- Facebook announced new steps toward the future of VR and endorsed Samsung Gear VR as "the best mobile VR experience.".
- Mark Zuckerberg made a surprise appearance at a Samsung press event and confirmed Facebook's commitment to VR and the Samsung partnership.
- Facebook wants to create VR technologies to fuel the next generation of Facebook's social products.
Samsung Electronics (OTC:SSNLF) announced the newest additions to the Galaxy family of smartphones, Samsung Galaxy S7 and Galaxy S7 edge, at the Mobile World Congress in Barcelona. The new Galaxy smartphones feature a refined design, a more advanced camera, streamlined software functionality, and new connectivity options.
“We believe in a world that is brighter, sharper, more convenient, and more fun," said DJ Koh, President of Mobile Communications Business, Samsung Electronics. "We strive to deliver on that vision with the Galaxy S7 and Galaxy S7 edge by marrying elegant design with functionality and providing a seamless mobile experience. We empower consumers with technology to help them get more out of life and will continue to push the frontier of what’s possible."
The Galaxy S7 and Galaxy S7 edge will be available starting mid-March 2016, and can be pre-ordered now. It's worth noting that those who pre-order a new Galaxy S7 smartphone will receive a free Samsung Gear VR Virtual Reality (VR) headset, powered by Facebook (NASDAQ:FB) Oculus technology.
"Virtual reality is already something people can touch and feel with the Samsung Gear VR, powered by Oculus, which is in stores now," notes a Facebook communication titled "New Steps Toward the Future of Virtual Reality." Facebook is betting on the Samsung headset, which at $99 is much more affordable than Facebook's own Oculus Rift headset. "Gear VR is the best mobile VR experience in the world because it combines the leading VR software, built by Facebook’s Oculus team, with world-class mobile hardware, built by Samsung."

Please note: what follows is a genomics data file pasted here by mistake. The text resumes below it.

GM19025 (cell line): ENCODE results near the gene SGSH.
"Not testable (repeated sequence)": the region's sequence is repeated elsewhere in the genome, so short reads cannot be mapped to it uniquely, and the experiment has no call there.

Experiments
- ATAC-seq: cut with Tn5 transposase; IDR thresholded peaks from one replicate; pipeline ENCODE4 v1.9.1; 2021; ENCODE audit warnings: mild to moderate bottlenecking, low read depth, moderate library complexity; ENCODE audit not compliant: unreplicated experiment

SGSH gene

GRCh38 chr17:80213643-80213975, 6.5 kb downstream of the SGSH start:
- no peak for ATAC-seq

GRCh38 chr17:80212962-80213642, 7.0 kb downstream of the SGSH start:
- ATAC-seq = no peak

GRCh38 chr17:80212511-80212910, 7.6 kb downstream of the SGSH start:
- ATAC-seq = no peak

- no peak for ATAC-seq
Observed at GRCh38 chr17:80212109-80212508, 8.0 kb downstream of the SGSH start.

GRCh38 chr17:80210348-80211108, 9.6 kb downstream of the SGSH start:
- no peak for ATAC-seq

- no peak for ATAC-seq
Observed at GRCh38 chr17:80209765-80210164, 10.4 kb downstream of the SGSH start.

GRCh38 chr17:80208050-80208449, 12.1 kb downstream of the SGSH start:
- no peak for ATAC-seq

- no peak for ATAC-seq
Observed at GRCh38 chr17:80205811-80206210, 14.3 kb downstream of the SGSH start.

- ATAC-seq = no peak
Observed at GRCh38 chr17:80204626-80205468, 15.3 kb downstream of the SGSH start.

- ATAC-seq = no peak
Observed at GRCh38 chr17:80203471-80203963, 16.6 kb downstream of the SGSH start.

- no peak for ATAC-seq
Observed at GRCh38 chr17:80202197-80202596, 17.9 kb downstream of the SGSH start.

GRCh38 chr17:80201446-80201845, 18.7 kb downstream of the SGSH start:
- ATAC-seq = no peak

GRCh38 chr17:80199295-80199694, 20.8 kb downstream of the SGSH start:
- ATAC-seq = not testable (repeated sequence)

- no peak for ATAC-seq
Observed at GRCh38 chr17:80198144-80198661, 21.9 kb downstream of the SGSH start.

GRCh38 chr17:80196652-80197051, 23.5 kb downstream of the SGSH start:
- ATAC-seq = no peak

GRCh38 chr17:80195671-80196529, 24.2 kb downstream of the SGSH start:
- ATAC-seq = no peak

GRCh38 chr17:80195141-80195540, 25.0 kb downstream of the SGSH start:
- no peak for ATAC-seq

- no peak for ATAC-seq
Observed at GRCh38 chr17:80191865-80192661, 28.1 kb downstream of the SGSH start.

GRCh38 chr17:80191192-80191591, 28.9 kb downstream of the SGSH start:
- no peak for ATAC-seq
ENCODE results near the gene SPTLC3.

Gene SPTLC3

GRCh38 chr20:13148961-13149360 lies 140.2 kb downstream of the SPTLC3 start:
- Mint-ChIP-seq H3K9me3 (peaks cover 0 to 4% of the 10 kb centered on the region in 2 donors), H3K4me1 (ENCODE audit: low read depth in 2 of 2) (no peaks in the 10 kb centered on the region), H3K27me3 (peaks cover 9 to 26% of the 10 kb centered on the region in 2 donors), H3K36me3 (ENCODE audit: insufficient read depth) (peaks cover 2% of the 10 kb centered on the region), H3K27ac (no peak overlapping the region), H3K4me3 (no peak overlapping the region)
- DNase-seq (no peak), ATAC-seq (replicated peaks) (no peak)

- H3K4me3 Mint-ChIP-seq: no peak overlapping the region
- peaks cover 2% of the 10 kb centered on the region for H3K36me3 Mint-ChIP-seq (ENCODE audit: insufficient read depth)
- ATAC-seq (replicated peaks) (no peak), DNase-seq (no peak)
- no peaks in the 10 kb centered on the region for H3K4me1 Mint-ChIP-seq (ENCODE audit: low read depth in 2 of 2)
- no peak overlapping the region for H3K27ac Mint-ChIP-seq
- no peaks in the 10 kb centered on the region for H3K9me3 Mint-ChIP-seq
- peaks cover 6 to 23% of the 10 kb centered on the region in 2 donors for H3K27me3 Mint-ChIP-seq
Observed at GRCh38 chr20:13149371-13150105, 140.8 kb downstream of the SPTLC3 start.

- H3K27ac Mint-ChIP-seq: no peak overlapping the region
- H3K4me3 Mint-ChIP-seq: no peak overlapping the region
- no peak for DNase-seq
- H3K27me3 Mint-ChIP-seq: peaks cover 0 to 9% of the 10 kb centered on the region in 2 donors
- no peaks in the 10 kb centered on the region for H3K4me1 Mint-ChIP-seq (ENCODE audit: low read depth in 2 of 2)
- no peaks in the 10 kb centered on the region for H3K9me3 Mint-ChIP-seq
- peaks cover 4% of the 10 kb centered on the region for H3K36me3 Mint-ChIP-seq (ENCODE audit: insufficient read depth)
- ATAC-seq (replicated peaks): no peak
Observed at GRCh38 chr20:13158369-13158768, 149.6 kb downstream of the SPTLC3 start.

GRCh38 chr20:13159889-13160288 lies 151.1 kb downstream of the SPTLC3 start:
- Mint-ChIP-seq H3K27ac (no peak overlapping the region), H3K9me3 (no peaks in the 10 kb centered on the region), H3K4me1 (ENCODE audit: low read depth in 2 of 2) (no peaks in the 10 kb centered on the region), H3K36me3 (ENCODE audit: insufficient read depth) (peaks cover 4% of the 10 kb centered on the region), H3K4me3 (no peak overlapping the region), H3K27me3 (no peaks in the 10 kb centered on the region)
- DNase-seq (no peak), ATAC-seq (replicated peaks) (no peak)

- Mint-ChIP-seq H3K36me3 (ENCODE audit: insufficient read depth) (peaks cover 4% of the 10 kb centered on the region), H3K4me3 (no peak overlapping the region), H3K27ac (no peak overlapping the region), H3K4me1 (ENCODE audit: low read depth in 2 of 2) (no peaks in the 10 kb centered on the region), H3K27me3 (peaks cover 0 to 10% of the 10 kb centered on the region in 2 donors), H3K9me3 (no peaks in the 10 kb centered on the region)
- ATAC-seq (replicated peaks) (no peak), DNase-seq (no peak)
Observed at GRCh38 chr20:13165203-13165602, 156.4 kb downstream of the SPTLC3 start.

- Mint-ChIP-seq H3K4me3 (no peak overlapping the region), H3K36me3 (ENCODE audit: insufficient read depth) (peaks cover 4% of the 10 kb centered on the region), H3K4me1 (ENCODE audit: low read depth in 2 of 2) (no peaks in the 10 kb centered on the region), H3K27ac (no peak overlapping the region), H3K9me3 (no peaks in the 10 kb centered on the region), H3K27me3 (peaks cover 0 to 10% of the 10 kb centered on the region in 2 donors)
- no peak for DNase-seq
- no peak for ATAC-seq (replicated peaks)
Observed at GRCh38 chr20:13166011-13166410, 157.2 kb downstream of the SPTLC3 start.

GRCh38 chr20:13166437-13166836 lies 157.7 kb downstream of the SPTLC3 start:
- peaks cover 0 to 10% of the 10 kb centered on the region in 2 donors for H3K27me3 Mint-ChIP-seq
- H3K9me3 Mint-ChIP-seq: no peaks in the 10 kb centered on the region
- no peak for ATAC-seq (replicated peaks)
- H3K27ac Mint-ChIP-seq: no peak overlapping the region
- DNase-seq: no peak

Facebook announced that its spherical 360-degree video technology is now available for the Samsung Gear VR headset. Spherical video does for video what VR photography does for still pictures - it allows viewers to look around in a video, just like in real life - and can be seen as a more interactive form of video, halfway between traditional video and VR. Spherical videos can be produced by combining multiple video cameras or using special spherical video cameras able to capture 360-degree video.
"We’ve also been developing new technology that will make video in virtual reality work even better," notes the Facebook post. "360 video on Facebook is the first step - it allows you to look around and feel like you’re present while watching a video. Today, we’re taking an important step toward improving 360 video in VR: Our powerful dynamic streaming technology for 360 video is coming to Gear VR."
In November Amigobulls reported the launch of a first alpha version of a Facebook virtual world for Oculus Rift and Gear VR users, dubbed Oculus Social, which has been hailed as a major milestone "as important as when the first smartphone came out - a first product in its category that will completely change how humans interact with one another."
Now, Facebook has created an internal Social VR team focused entirely on exploring the future of social interaction in VR. The Social VR team will explore how people can connect and share using today’s VR technology, as well as long-term possibilities as VR evolves into an increasingly important computing platform.
Facebook's creator Mark Zuckerberg is persuaded that VR will be the next major computing platform. Facebook "is committed to [virtual reality] for the long-term," he said. "The next logical step is fully immersive VR."
Zuckerberg himself spoke at the Samsung press event at the Mobile World Congress. "Pretty soon, we're going to live in a world where everyone has the power to share and experience whole scenes as if we're there in person," said Zuckerberg, as reported by CNET. The surprise appearance of Zuckerberg, who "stole the Samsung show" and commanded considerable attention from the press, shows Facebook's commitment to VR and the Samsung partnership.
It appears that Facebook's acquisition of Oculus VR, developer of the Oculus Rift VR headset, in 2014 for $2 billion, was mainly aimed at developing enabling VR technologies and stimulating a VR ecosystem that, in turn, will fuel the next generation of Facebook's social products. If so, it seems likely that Facebook will rely on established hardware makers like Samsung to build affordable consumer gear, and focus on implementing VR as a key element of its core social networking business. If VR is the next wave of social interaction, Facebook's dominant position in the social web will be strengthened, and Facebook's stock will soar.